Pinhookers' rate of return on investement (ROR) fell to a measly 30% during 2009's five major select sales of 2-year-olds in training, which were conducted by Barretts, Fasig-Tipton, Keeneland, and the Ocala Breeders' Sales Co. This year, the ROR for the same auctions rebounded to 70%.
But that wasn't the only interesting change in pinhooking statistics.
Looking at the results based on yearling price range reveals that pinhookers enjoyed success with wider variety of young horses based on their purchase prices.
Last year, pinhooked horses purchased for $20,000 to $29,000 generated the greatest ROR, 149%. The next-highest ROR, 69%, came from the $0 to $19,000 price range.
This year, the highest ROR, 115%, was again found in the $20,000 to $29,000 range. But five other yearling price ranges produced RORs of 70% or more. They were $0-$19,000 (73%), $40,000-$49,999 (70%), $50,000-$74,999 (72%), $75,000-$99,999 (93%), and $200,000 plus (70%).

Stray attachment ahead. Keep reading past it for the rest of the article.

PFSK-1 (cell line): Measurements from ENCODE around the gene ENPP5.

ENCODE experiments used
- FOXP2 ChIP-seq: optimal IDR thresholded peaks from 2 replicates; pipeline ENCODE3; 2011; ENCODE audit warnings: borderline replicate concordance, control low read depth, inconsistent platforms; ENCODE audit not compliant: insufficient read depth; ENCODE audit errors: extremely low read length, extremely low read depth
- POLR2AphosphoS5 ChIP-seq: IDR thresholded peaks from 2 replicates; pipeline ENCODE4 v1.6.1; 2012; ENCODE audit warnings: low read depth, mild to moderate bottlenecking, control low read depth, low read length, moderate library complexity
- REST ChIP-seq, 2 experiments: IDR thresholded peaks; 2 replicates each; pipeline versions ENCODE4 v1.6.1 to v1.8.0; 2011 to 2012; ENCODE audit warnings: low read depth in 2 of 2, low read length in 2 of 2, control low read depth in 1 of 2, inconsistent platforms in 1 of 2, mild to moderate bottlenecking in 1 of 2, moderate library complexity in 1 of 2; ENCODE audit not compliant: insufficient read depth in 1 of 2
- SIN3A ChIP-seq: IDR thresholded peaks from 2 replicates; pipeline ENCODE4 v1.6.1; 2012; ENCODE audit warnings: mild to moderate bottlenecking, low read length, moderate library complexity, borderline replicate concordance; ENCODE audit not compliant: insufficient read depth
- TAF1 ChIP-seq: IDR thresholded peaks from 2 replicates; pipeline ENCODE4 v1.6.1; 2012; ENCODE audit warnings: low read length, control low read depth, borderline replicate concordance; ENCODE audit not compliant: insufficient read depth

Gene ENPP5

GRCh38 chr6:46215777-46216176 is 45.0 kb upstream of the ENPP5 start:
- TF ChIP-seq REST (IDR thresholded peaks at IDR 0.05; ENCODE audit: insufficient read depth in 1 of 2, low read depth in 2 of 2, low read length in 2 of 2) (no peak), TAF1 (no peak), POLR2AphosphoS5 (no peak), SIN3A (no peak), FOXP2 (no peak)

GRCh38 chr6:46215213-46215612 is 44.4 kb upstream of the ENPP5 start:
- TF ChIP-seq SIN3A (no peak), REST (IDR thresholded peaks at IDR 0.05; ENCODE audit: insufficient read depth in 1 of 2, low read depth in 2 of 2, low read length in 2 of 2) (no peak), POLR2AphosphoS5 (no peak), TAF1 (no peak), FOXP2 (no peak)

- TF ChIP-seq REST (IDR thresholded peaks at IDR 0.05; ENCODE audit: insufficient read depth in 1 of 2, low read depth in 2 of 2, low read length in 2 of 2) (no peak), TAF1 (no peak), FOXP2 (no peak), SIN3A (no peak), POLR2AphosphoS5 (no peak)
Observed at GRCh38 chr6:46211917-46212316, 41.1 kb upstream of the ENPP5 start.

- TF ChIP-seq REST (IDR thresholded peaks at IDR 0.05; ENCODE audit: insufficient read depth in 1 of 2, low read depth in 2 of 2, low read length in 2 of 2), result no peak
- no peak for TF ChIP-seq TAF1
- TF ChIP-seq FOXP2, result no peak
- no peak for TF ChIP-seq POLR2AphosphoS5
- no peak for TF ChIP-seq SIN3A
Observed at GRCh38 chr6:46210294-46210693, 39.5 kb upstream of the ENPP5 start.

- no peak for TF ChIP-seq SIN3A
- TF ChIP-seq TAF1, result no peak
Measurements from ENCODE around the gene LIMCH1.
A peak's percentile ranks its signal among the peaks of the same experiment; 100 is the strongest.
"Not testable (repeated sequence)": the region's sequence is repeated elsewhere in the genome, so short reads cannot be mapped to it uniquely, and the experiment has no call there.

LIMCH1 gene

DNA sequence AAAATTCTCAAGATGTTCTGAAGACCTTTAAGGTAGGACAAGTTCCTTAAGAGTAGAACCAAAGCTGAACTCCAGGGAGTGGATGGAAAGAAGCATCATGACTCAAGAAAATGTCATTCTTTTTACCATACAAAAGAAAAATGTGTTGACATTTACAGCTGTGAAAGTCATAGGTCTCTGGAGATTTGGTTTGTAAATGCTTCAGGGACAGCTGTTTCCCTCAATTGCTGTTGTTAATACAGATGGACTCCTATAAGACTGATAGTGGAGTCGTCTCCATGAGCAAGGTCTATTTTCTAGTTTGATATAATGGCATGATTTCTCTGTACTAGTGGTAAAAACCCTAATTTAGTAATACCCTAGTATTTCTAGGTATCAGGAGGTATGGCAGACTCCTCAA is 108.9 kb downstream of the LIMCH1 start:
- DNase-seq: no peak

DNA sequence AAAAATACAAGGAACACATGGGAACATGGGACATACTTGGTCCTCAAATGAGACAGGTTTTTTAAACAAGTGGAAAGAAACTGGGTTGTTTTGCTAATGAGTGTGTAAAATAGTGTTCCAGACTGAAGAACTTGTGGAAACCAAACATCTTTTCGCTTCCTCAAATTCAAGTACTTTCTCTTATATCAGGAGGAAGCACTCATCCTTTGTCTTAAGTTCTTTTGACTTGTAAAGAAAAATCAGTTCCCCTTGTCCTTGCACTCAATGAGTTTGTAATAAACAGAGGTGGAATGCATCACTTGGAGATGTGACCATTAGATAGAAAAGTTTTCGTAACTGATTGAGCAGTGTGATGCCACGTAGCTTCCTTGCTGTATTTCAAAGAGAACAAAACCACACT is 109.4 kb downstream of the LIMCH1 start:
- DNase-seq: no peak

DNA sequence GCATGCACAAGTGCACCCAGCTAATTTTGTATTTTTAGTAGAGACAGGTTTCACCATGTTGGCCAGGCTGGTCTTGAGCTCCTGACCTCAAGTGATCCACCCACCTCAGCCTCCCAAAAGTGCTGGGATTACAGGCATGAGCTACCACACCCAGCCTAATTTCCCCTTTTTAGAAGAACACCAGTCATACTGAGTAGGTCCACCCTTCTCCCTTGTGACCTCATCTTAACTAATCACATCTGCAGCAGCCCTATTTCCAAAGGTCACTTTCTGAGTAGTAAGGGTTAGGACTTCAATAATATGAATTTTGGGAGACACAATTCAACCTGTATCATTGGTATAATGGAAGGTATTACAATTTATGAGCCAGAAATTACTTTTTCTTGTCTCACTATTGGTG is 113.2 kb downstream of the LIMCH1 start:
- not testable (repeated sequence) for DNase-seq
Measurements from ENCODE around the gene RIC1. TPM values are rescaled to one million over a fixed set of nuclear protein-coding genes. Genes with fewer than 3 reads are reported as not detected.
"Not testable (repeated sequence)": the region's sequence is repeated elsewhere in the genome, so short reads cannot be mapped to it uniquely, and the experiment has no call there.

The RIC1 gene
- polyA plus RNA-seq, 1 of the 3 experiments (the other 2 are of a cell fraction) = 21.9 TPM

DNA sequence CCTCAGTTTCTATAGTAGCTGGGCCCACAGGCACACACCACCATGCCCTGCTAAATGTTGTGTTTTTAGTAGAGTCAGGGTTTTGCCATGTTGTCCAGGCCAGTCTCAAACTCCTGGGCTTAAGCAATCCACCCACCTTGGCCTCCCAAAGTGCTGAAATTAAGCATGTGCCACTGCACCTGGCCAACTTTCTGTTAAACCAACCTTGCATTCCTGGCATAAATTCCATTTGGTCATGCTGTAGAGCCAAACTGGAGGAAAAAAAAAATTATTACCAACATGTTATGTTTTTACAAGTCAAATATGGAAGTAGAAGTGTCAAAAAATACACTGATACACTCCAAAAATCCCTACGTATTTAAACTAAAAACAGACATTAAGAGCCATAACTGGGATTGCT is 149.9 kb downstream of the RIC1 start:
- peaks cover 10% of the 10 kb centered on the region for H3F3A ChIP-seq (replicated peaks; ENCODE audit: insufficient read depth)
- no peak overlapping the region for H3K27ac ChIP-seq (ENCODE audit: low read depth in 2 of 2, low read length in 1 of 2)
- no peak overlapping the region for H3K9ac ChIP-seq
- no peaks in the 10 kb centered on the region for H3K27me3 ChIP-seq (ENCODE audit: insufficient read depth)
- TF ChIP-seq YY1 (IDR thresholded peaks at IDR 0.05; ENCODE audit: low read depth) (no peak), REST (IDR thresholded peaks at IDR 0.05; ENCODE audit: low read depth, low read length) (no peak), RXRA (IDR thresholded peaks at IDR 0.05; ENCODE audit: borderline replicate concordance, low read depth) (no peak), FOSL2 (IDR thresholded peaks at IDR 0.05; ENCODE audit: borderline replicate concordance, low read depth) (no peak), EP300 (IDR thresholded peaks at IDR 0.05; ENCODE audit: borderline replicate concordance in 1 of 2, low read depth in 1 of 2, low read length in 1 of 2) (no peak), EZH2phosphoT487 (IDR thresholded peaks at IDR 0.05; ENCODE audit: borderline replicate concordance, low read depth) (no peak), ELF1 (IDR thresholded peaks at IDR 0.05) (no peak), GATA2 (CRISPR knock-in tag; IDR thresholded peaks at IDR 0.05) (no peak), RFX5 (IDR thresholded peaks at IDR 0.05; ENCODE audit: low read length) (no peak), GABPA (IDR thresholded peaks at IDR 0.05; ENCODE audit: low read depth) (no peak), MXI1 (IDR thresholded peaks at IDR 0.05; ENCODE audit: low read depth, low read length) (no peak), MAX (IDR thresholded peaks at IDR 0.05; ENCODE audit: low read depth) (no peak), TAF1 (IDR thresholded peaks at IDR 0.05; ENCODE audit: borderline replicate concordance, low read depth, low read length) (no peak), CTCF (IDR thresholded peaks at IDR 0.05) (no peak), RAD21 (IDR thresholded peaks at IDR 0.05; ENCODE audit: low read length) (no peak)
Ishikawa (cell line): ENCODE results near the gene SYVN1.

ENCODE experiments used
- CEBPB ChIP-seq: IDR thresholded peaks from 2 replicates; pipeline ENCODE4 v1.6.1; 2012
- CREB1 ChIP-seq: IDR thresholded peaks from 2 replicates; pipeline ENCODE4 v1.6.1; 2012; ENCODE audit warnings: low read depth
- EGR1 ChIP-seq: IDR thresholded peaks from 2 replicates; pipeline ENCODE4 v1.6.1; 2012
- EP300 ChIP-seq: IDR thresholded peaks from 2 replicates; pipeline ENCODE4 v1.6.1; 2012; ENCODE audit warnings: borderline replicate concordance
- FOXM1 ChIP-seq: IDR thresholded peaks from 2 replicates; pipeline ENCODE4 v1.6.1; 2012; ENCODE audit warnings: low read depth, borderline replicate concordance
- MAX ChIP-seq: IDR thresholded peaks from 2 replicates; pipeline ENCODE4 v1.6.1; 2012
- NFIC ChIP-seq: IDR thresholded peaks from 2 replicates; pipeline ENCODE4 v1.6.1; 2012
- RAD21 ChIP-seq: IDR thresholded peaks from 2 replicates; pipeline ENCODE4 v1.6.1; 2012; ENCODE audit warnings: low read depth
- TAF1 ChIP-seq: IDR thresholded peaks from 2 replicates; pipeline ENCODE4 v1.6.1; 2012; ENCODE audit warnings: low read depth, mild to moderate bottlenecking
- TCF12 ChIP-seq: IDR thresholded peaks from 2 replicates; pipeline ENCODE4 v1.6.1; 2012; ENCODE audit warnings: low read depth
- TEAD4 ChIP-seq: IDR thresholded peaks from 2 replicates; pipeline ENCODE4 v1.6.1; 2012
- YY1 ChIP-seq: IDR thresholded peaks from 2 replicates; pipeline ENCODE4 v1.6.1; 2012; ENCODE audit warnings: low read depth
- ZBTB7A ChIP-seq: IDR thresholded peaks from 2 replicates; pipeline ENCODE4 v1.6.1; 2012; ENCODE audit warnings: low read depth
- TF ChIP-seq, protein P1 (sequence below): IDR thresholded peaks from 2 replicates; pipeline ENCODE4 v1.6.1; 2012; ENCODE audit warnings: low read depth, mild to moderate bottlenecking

The results should give pinhookers more confidence in shopping at the upcoming yearling sales at a wider range of prices and the $200,000 plus results might inspire them to spend their money on more expensive horses. But there also is plenty of incentive to search for prospects with more modest values.
This year, 56% of the pinhooked juveniles offered that were purchased as yearlings for $200,000 or more were profitable. The only price range that yielded a higher result was the $20,000 to $29,000 bracket, where 61% of the horses offered as 2-year-olds were profitable.
The full 2010 results were published in The Blood-Horse of May 1, page 1407. Eight different price ranges appear in the chart.